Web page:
For a long time, “Kiss” (KISQ 98.1 FM) was a mix of R&B, oldies and newer stuff. Now it’s “The Bay’s Old School,” where Motown rules. KFOG (104.5) long has been the eclectic company, mixing classic and contemporary rock (and folk, blues, reggae and more). Now the music is said to be leaning toward more familiar classic rockers. For years, Alice (KLLC 97.3) featured an alt-rock blend aimed at women. Now it’s gaga for the latest hits.
For loyal listeners of these and other stations, it’s puzzling, how they shift and shake up their playlists. KOIT is “lite rock,” but features Daughtry and Aerosmith as well as Kelly Clarkson and Colbie Caillat. KBWF (the Wolf), a country outlet, plays Uncle Kracker, while pop stations air the countryish Lady Antebellum. KBLX is “The Quiet Storm,” but punches things up with Aretha Franklin‘s “Respect” or Hall & Oates‘ “I Can’t Go for That,” along with Mary J. Blige and Marvin Gaye.
So what’s going on? According to several programmers I spoke with, it’s just radio business as usual.
“There are two primary driving forces: ratings and market research,” says Don Parker, operations manager for Clear Channel, whose local stations include KIOI (“Star 101.3”), “Kiss,” KKSF (“The Band”), KMEL and KYLD (“Wild”). “Our mission is to always deliver what the audience wants.”
He is echoed by Michael Martin, VP of programming at CBS radio (KLLC, or “Alice,” KITS “Live 105,” and KMVQ, “Movin”). “It’s the listeners,” he told me. “People who program radio put up preconceived walls of what listeners want. The audience doesn’t put the walls up. They just like the songs they like.”
A station’s playlist, he says, is “just a reflection of what the audience tells you they want at any given time, and all you can hope to do if you’re in tune is to ride the wave with them. Whether you like Taylor Swift or not, if you don’t reflect her when the audience says to reflect her, you’re dead.”
And, with music lovers’ tastes constantly shifting as they’re exposed to, say, “American Idol,” “Glee” or Lady Gaga, stations try to ride that wave by doing research.
Bill Conway, PD at KOIT, the Bay Area’s leading music station, constantly tests music, even though KOIT plays only seven currents – new hits – at any given time.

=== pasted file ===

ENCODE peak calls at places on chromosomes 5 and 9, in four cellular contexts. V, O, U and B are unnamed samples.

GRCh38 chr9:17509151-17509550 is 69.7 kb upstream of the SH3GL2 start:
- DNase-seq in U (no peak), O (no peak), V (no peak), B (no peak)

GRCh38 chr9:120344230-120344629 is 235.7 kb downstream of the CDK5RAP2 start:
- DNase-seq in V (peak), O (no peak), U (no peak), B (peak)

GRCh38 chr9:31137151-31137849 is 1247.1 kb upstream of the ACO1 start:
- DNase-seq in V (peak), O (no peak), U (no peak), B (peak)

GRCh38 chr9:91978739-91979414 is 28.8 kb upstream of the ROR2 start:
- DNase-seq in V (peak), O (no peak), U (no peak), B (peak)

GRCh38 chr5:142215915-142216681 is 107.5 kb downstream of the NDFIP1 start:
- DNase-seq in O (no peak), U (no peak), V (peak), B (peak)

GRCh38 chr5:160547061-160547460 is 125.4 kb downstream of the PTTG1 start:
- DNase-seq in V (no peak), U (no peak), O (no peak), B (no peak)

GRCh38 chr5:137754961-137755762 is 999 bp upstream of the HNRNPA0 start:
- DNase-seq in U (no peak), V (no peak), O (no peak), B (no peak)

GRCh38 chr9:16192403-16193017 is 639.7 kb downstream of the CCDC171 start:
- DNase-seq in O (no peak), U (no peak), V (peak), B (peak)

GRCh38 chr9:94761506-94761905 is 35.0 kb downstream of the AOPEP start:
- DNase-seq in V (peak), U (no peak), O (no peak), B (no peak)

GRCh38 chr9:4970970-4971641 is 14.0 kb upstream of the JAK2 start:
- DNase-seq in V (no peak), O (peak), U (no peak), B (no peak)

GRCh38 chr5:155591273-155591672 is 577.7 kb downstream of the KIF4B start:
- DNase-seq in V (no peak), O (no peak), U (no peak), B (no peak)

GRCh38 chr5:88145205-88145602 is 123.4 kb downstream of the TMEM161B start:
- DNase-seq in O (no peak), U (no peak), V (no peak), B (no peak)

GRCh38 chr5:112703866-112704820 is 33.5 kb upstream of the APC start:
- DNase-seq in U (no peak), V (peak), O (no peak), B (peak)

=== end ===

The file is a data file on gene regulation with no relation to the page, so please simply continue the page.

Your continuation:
Research, he says, “lets us know the types of music our target audience wants to hear.” KOIT is nothing if not careful. “We do tests, catch trends, test songs that we’re not ready to play yet, and wait till they fall into our world.” He names examples like Gwen Stefani, Daughtry and Tom Petty. Because KOIT offers what Conway calls musical “comfort food,” he and music director Julie Shannon are picky about new songs. “I pick currents the way Bob Uecker said he caught the knuckle ball,” says Conway: ” ‘I let it roll till it stops, and pick it up.’ ”
Another proponent of the tried and true is “Kiss,” which recently celebrated the return of morning star Renel. Once promoted as “Old School and Today’s R&B,” KISQ left school for more contemporary sounds for a while, until, Parker says, research informed the station that “the real passion was for old school. We decided, ‘Let’s go back.’ ”
And, just as KKSF has learned with classic rock, playing older music doesn’t mean drawing only older listeners. PPM – Arbitron’s new Portable People Meter technology of capturing radio listening habits – “has shown that it’s not true,” says Parker. At CBS, Martin is talking about how “Live 105” is playing more “gold-based” (older) music. ” ‘Classic hits’ doesn’t necessarily mean ‘older,’ ” he says. “Part of the whole vinyl records resurgence started with college kids. They’re discovering a lot of this music.”